People Link -- Creating a Global Neihborhood

Frequently Asked Questions

About Being A Teacher Guide?
About Being A Host Family?

About Being A Teacher Guide

I'm not sure I know enough people to be able to recruit all the families I may need.
Not many of us do! Luckily the makeup of our culture lends itself towards cooperation with these types of cultural experiences. It is the person who can share his/her enthusiasm about the program with others and who can ask others for help who succeeds in recruiting.
Do I have to be able to speak the student's native language?
No. Our program is an English immersion program and we actually prefer Teacher Guides not speak the student's language in order to enhance their program.
Will I need a teaching credential?
Most PeopleLink classes are "conversational English" classes. This means that as long as you are a native speaker of English, some leadership experience (for example being a cub scout leader) and can speak clearly you will be able to teach conversational English.
What happens if I sign the contract and then can't find the host families or something happens and I can't complete the program?
As long as you communicate with your Field Coordinator on a regular basis you can ask to be released from the contract.
What are the requirements to become a Teacher Guide?
PeopleLink is always looking for individuals who 'have the heart' of cultural exchange, people who can understand the joy that beams from a child's eyes when they participate in a cultural exchange so unlike anything they have ever done or experienced in their native country.
PeopleLink is also looking for individuals who have two positive community references, who are 'family oriented people' who are responsible, patient, understanding, flexible and have a sense of humor.

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About Being A Host Family?

We don't have an extra bedroom.
The students need a bed of their own, however, they can share a room with the same sex child from the family. Often the host children are so excited to have a new brother or sister that they will give up their bed and sleep in the family room for the few weeks the student is here. A family should not rule themselves out if they do not have an extra bed as one can usually be arranged.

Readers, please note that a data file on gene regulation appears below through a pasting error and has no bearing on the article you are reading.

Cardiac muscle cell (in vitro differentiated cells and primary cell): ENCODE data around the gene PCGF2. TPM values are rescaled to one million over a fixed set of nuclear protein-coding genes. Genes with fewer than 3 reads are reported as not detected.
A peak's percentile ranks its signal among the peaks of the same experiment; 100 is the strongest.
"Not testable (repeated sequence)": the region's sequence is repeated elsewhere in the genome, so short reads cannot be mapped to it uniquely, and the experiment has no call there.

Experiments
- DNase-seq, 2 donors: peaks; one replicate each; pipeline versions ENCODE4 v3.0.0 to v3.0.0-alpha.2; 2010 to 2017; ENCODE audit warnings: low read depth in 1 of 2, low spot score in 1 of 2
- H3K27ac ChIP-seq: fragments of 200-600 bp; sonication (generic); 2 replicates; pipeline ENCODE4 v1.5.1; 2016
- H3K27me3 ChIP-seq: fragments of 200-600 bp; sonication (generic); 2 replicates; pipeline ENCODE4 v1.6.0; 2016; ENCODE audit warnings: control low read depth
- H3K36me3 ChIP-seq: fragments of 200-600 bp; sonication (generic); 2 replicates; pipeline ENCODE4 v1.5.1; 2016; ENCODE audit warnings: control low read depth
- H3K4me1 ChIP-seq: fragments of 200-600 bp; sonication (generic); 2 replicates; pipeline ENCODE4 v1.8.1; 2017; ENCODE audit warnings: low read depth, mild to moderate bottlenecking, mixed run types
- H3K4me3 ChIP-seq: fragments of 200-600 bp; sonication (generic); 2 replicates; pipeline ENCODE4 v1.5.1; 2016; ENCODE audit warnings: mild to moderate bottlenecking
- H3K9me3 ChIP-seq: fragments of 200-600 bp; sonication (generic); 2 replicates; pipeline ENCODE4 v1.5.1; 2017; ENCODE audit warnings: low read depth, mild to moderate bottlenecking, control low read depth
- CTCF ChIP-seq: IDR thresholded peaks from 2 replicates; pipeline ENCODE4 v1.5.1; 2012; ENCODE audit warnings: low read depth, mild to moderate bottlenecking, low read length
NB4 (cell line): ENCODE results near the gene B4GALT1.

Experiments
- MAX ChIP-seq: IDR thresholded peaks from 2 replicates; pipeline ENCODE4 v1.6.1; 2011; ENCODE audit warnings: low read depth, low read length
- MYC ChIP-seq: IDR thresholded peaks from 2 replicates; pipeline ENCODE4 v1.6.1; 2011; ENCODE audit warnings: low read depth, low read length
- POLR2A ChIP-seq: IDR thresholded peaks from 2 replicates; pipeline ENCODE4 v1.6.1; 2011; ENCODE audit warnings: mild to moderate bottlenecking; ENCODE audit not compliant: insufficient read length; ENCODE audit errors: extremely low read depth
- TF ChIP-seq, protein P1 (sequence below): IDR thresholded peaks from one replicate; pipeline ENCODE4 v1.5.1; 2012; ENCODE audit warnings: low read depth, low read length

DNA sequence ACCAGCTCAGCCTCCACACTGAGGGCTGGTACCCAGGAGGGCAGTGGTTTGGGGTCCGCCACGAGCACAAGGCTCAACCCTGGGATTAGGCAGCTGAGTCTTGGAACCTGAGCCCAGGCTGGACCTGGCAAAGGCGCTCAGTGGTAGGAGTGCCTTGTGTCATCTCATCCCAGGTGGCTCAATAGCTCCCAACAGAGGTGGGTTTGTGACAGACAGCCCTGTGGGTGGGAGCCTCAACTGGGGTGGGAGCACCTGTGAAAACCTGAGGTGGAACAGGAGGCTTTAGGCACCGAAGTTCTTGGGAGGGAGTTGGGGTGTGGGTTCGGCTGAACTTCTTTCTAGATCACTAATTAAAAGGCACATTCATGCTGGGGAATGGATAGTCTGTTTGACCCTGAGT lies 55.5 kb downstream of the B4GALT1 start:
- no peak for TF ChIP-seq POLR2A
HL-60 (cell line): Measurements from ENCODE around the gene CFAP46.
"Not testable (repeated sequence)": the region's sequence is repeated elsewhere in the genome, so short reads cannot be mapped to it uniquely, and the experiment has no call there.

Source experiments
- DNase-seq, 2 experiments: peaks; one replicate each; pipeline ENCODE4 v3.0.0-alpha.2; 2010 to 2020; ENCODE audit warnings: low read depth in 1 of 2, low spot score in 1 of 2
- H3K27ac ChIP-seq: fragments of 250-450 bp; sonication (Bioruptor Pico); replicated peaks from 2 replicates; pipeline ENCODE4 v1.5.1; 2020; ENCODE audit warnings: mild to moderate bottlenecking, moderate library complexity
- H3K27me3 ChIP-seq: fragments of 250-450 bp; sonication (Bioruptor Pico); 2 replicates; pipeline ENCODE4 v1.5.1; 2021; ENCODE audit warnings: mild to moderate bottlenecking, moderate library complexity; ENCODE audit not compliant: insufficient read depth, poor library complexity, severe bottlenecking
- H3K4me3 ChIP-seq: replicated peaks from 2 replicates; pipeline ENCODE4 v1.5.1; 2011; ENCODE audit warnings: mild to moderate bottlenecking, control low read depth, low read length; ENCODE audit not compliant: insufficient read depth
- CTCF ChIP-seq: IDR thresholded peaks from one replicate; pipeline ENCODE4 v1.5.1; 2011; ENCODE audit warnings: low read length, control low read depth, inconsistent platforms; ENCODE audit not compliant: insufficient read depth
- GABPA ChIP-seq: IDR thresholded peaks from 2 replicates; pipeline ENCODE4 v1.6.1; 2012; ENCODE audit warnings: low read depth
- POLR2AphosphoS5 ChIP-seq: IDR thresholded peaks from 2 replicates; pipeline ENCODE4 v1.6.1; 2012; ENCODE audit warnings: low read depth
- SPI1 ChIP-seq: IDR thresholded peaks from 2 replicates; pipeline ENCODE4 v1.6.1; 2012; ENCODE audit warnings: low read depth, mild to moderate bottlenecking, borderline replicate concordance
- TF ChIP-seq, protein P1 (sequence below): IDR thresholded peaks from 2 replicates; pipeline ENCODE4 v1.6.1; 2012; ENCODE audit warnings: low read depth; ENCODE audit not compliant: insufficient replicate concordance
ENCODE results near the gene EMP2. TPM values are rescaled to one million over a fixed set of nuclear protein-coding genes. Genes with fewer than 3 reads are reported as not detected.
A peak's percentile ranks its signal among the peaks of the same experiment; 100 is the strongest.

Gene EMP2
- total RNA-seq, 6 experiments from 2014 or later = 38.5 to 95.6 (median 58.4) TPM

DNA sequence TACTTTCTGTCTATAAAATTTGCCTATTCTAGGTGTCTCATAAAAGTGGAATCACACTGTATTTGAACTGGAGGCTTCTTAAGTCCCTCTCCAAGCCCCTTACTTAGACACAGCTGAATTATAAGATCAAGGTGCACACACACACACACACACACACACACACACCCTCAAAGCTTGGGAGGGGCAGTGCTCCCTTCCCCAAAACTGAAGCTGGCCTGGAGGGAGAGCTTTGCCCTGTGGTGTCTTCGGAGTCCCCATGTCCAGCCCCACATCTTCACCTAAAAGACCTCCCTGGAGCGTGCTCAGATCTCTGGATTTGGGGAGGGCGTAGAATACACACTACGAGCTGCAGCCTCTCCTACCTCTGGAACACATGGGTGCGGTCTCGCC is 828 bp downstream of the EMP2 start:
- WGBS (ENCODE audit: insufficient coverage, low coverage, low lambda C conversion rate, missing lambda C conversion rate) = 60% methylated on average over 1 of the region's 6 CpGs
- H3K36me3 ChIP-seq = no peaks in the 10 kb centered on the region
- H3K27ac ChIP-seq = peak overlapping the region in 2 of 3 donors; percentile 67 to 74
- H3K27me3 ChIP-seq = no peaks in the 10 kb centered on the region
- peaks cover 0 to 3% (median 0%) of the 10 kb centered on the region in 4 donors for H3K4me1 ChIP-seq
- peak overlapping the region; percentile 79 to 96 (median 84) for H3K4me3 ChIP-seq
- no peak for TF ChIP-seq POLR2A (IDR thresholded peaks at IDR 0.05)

Our home is not large enough.
The size of the host family home is unimportant to the student. Many students come from very modest homes.
We no longer have children in our home.
Many students delight in being an only child for a few weeks. One of the special aspects of a cultural exchange program is it works well with families of all types.
We are such a busy family!
Great! Busy families make the best families. The students are busy themselves Monday through Friday so the usual routine should not be greatly disturbed. The students like to see much of what is going on in this new culture and the busier the family is the more the student gets to see.
What if, once the student is here it just doesn't work out?
If there is a problem that can not be solved we will of course immediately move the student into another home.
Do families need to come from a particular culture, race, religion and/or economic level?
Absolutely not! One of the beauties of our culture is the diversity of the members. Many of the students own cultures are a bit more homogeneous and one of the first things they learn about when they visit North America is the multiple races, religions and economic levels that live in harmony on our continent. The only stipulation is that the family must agree to speak English while the student is in the home.

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